Longtime New London economic development director retires
New London — Ned Hammond spent part of his last week with the city helping to clear some potential hurdles for entrepreneurs looking to locate a microbrewery in the city’s downtown business district.
Hammond, who has been the city’s longtime economic development coordinator, sees great potential for the Bank Street building under consideration for the brewery but needs to know whether it could accommodate a loading dock. He’s chatted with the real estate broker listing the property, the city’s parking director, the police chief and others to help ensure the project comes to fruition.
“They’re pretty serious,” Hammond said with some obvious excitement. “I think you’ll see something at the planning and zoning level in the coming months. They still have to come to terms with the property owner.”
Hammond, whose last day was Friday, has in some ways been the face of the city for many businesses or would-be developers looking to locate here. Helping them navigate the process is something he has taken seriously. He let the business owners know requirements of planning and zoning. He can tell you that changes to the storefront will trigger a facade review. He’s got financing ideas to share, such as how to make use of enterprise zone tax breaks.
“I gave them direction,” Hammond said in summing up his work.
Hammond, 67, has been helping connect the dots for developers since 1990, when he was hired as the city’s zoning enforcement officer. He became the economic development coordinator in 1997 following the retirement of Phil Biondo. Bruce Hyde was the director of the city’s Office of Development and Planning at the time.
One of Hammond’s first sales of a city property was a parcel now occupied by Captain Scott’s Lobster Dock, a redevelopment parcel sold to the Eshenfelder family and a success story.
“It’s been a real pleasure to see it grow the way it has over there,” he said.
His nearly 28 years with the city, along with the fact he was born and raised here, have helped build his institutional knowledge, though he’s adamant that "it’s an entire staff effort to helping new business owners navigate the system.”
Mayor Michael Passero called Ned’s retirement a significant loss to the city and said he hoped the position would be filled at some point.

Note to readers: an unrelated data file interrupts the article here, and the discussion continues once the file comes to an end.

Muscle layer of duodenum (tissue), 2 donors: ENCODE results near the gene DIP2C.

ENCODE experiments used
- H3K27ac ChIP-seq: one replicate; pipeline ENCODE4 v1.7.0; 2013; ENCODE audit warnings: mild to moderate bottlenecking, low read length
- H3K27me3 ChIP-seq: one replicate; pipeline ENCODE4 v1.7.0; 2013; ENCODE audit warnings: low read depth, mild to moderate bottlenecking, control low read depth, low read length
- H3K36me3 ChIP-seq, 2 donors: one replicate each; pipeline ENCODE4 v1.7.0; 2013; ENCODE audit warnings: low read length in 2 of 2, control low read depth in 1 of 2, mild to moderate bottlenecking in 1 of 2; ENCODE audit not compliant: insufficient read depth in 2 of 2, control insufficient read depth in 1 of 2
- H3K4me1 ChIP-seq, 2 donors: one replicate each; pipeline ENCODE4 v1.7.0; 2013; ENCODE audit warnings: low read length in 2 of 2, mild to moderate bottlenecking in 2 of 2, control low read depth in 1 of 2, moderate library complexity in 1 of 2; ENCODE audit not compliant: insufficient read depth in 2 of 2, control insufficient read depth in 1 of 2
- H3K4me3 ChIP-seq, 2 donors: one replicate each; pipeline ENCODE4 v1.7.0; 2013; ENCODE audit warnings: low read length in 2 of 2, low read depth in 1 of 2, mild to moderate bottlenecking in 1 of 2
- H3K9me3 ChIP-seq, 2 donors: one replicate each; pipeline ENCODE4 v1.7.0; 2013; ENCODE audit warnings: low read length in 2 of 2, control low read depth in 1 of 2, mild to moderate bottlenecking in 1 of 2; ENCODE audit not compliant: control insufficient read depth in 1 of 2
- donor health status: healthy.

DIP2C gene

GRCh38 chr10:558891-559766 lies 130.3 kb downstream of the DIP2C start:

Until then, Hammond’s duties, which cover everything from the management of the leases for four shellfish beds in the Thames River to oversight of the Foreign Trade Zone, will be divvied up among other employees at City Hall.
Those duties will include oversight of the revolving loan fund and building rehabilitation loan program, surplus property acquisition and disposition and a Brownfields funds that have been used in the past for the redevelopment of Waterfront Park, Parade Plaza and the remaking of South Water Street.
And while the breadth of his duties is extensive, the city’s initial focus will be filling the position left when Tammy Daugherty, the Director of the Office of Development and Planning, leaves next week.
Her position has been posted.
“We’re not anticipating any major changes until that person is on board,” Passero said.
Hammond said the city is in the midst of a growth “spurt,” with an entire block along Bank Street under development — a good sign for the city.
“There are more and more property owners downtown and a steady pace of converting the upper stories into apartments,” he said. The new owners of Parcel J at the corner of Bank and Howard streets are preparing to submit their plans for an apartment complex.
Hammond hasn’t always resided in the city. He is a graduate of Trinity College, where he earned a degree in psychology and later traveled to Morocco with the Peace Corps. before starting up with a partner his own fiberglass repair and porcelain refinishing business.
After his travels abroad, Hammond said he had returned to New London because he “fell in love with a Waterford girl, which is the smartest thing I ever did.” The couple raised three children.
Hammond said once he is out of City Hall, he has work to do on a 1913 duplex he owns in the city.
"That’s going to keep me busy,” he said.
Hammond said New London’s heyday may have ended in the 1940s but the city still has the potential to reinvent itself. Part of that progress will come with adaption not only by the city to the changing times but for businesses that must constantly reinvent themselves and property owners that make the effort to showcase their property.
“Ned’s steadfast, professional service to the city is especially characterized by his understanding of complex situations, his commitment to finding solutions and his genuine kindness,” Daugherty said.
“Ned is just a prince of a human being. It’s been a wonderful experience to work with him,” she said.
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